Meng Condemns Proposed Public Charge Rule Denying Benefits To Immigrants
U.S. Rep. Grace Meng (D-Bayside, Flushing, Forest Hills, Fresh Meadows, Glendale, Kew Gardens, Maspeth, Middle Village, Rego Park) yesterday condemned the Trump administration’s proposed rule to limit immigrants from using public benefits.
Under the proposed Department of Homeland Security’s (DHS) public charge rule, immigrants can be denied so-called “lawful permanent residency” (Green cards) if they’ve received certain government benefits — or if the government anticipates that they may do so in the future.
The benefit programs targeted include the Supplemental Nutrition Assistance Program (food stamps), Temporary Assistance for Needy Families (welfare), Medicaid, Medicare Part D (prescription drug subsidies) and Section 8 (housing vouchers).
“Taking away life-saving essential programs for immigrants and their children would be callous and despicable,” said Meng. “As a nation enriched by our immigrant communities, we must continue to support their access to basic necessities. I have sent letters to the administration urging them to rescind the proposed rule and I’ve spoken out against it. It is inhumane to punish law-abiding immigrants from accessing critical safety net programs like SNAP, housing assistance, and Medicaid – benefits to which they are legally entitled. I will continue to fight against this ugly proposed rule.”
Meng has repeatedly advocated against the proposed rule changes. After the changes were announced last year, she sent a letter to then-DHS Secretary Kirstjen Nielsen in November 2018, and another letter in December 2018.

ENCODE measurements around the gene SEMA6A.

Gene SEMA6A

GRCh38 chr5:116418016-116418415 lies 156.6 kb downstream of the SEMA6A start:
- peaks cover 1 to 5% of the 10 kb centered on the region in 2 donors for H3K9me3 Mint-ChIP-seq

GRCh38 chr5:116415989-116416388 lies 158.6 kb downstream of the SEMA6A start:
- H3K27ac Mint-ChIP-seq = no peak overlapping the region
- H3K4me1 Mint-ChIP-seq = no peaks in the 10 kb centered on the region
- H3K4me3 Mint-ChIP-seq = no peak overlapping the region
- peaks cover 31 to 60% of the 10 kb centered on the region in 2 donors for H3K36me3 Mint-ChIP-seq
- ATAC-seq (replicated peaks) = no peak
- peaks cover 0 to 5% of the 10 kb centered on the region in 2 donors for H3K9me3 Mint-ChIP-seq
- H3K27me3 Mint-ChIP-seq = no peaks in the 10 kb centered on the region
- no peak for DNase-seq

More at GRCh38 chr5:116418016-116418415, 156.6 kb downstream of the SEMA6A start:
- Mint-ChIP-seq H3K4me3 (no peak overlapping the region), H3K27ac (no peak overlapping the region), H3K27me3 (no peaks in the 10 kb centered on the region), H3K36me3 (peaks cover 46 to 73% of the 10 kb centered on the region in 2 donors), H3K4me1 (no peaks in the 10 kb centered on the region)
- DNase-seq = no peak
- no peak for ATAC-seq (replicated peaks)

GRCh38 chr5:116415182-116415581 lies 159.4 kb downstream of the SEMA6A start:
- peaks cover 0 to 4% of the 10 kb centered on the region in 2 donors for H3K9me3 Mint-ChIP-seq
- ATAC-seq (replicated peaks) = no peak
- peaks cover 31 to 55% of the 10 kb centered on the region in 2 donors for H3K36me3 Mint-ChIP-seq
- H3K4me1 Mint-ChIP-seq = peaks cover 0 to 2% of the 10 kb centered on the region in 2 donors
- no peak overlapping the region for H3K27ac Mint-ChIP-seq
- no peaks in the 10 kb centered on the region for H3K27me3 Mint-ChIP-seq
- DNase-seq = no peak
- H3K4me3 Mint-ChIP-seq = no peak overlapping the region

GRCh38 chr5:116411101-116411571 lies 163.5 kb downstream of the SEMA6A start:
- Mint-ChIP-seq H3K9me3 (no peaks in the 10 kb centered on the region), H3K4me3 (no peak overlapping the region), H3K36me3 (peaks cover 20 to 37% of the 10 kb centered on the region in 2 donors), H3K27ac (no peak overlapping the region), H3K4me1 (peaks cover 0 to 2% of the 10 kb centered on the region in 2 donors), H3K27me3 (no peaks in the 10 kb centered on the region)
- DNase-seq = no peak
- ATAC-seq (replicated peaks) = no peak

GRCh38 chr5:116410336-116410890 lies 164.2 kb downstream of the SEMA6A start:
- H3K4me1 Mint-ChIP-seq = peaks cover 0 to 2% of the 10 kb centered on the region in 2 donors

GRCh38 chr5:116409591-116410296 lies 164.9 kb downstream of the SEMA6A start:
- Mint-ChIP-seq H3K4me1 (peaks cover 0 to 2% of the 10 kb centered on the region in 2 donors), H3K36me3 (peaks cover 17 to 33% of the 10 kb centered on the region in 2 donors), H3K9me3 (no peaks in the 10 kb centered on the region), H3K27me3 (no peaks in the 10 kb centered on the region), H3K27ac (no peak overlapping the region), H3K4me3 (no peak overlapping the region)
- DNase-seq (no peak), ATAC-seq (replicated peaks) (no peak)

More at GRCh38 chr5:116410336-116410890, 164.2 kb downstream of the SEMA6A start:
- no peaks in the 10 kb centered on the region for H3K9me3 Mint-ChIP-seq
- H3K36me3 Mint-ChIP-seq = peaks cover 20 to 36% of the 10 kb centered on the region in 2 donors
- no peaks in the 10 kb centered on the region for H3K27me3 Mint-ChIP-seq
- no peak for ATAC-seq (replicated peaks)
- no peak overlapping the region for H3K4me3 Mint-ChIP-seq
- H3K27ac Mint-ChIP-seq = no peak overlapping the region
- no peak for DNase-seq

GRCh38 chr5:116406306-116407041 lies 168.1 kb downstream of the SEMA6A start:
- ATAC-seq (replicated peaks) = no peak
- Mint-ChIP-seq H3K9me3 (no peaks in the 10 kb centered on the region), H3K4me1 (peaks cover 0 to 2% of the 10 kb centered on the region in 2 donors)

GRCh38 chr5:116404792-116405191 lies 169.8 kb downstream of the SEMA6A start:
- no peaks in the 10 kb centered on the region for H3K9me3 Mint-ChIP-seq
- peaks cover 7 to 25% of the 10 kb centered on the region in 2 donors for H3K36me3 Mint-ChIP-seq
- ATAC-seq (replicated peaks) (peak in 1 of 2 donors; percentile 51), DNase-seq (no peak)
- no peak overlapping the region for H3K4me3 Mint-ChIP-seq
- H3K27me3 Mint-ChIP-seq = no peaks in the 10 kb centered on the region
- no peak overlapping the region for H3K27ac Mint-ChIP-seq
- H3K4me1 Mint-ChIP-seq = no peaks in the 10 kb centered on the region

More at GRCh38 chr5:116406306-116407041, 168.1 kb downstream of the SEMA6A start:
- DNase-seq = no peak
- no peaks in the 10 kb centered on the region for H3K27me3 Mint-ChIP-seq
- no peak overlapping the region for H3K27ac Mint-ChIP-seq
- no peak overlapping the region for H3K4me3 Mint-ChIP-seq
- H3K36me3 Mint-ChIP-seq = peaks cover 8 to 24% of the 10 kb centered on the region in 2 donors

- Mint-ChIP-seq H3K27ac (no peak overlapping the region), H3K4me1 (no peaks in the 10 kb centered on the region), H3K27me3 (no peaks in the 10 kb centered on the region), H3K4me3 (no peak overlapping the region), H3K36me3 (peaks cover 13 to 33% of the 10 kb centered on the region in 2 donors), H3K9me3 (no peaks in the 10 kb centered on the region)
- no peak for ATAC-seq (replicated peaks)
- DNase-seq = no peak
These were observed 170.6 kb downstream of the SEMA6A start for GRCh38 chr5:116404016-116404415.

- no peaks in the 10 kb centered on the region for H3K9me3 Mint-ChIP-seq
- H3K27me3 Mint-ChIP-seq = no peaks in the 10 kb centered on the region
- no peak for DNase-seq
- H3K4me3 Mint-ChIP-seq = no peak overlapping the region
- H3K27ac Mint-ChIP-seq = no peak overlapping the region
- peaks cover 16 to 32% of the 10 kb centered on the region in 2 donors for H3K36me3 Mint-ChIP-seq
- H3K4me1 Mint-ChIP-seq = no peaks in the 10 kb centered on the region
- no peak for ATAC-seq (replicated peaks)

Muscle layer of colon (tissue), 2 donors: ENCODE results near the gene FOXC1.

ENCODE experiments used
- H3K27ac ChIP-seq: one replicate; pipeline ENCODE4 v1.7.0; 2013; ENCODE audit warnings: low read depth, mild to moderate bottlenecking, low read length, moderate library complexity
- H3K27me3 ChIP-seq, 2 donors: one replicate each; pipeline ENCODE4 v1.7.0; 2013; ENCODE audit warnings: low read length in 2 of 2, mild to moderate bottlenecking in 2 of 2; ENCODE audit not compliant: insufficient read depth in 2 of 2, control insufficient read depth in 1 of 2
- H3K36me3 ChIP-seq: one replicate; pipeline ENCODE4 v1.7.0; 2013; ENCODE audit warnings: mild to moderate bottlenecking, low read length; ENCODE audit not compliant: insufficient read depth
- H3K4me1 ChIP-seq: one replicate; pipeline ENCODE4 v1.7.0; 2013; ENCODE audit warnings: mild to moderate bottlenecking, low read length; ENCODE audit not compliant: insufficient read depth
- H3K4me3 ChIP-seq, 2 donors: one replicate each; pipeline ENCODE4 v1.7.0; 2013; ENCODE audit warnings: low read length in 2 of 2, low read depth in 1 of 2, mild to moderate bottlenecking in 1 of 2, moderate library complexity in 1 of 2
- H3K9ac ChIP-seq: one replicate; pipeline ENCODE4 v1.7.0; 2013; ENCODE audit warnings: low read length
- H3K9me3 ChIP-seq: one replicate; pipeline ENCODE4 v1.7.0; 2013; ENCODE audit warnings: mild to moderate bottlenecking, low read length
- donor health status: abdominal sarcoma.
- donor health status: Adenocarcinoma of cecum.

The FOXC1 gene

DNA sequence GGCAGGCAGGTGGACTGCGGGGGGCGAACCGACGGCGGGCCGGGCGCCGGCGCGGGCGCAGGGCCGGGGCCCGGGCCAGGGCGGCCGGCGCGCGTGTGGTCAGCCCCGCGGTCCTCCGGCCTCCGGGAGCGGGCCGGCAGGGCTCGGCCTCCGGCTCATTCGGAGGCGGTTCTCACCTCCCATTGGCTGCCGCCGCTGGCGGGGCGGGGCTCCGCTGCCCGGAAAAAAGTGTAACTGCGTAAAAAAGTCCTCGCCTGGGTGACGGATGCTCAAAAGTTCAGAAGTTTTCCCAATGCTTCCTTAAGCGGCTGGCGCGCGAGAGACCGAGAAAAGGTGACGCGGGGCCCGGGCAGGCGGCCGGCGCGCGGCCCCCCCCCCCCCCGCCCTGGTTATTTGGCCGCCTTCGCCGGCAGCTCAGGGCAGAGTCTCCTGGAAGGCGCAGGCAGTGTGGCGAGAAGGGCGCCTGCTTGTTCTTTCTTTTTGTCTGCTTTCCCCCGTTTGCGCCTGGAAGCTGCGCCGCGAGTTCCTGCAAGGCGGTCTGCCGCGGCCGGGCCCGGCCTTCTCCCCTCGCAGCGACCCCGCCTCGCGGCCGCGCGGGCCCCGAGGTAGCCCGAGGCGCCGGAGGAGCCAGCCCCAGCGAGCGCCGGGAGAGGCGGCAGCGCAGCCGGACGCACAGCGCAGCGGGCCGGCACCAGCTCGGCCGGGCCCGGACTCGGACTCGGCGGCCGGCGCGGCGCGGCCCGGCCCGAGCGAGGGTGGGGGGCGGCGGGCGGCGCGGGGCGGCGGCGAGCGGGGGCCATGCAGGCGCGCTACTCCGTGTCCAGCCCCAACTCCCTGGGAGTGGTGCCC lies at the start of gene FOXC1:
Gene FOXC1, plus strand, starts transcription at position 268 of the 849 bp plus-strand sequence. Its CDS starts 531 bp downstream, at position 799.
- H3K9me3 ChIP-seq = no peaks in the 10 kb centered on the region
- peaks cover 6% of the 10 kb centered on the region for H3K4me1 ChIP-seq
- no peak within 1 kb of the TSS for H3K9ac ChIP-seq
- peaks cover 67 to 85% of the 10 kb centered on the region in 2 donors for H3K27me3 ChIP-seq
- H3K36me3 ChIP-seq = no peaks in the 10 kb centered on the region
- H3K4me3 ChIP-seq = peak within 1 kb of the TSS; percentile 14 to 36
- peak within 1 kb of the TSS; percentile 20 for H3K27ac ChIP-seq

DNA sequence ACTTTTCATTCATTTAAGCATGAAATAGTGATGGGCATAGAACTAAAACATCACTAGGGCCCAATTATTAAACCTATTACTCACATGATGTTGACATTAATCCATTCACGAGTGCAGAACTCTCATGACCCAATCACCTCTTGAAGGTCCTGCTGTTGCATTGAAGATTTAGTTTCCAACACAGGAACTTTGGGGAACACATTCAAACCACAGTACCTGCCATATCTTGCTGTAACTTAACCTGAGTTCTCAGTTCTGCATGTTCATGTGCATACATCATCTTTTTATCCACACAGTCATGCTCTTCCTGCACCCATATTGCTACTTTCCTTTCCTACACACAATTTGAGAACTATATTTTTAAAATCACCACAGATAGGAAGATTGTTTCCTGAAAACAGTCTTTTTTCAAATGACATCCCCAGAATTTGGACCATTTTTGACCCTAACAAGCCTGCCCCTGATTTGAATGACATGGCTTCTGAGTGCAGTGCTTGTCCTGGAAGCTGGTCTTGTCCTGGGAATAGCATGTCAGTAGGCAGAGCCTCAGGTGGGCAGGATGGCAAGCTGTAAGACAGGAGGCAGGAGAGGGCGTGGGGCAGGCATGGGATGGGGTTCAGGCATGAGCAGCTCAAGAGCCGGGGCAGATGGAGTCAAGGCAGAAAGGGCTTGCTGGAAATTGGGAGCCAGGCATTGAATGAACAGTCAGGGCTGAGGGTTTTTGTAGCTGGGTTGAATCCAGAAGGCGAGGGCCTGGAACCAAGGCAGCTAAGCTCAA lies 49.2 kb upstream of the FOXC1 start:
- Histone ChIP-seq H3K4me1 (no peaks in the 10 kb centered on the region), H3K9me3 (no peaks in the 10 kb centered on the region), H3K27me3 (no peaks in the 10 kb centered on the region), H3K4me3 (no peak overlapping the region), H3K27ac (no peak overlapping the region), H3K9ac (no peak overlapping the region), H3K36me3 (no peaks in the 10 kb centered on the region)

Ramos Employee Protection Bill Passes Senate
State Sen. Jessica Ramos (D-Corona, East Elmhurst, Elmhurst, Jackson Heights, parts of Astoria, Woodside) yesterday saw the Senate pass her bills 4396 and 5791, which both make strides to protect workers from retaliatory or discriminatory employers.
Previously, there were different standards for providing remedies to public sector, private sector, and independent employees who have been unlawfully retaliated against by their employers, but S4396 allows one standard for providing a remedy. This is especially important for victims of sexual harassment in the workplace.
Senate Bill 5791 establishes penalties for threatening, penalizing, discriminating, or retaliating against an employee on the basis of immigration status. This includes but is not limited to contacting United States immigration authorities or otherwise threatening to report an employee’s suspected citizenship or immigration status.
“The bills we are passing today take monumental steps towards protecting various groups of workers from retaliatory employers. Victims of sexual harassment in the workplace who are public sector, private sector, or independent employees should all have access to comprehensive remedies to hold employers accountable,” said Ramos, Chair of the Senate Labor Committee “New York’s immigrants have historically faced abuse from discriminatory employers. We are ensuring today that everyone is safe in the workplace, without the threat of being targeted by their employers because of their immigration status.”
The Office of the Attorney General, which proposed S5791, has investigated cases and received reliable reports from worker organizations, employment lawyers, and advocacy groups of employers threatening to report immigrant workers or workers’ family members to immigration officials in order to discourage employees from exercising rights protected under the Labor Law.
City Council LGBT Caucus Statement of Polanco’s Death In Rikers Island
City Council Member and LGTB Caucus Chair Daniel Dromm (D-East Elmhurst, Elmhurst, Jackson Heights) issues the following statement on behalf of the caucus following the death of Layleen Polanco’s death of Rikers Island.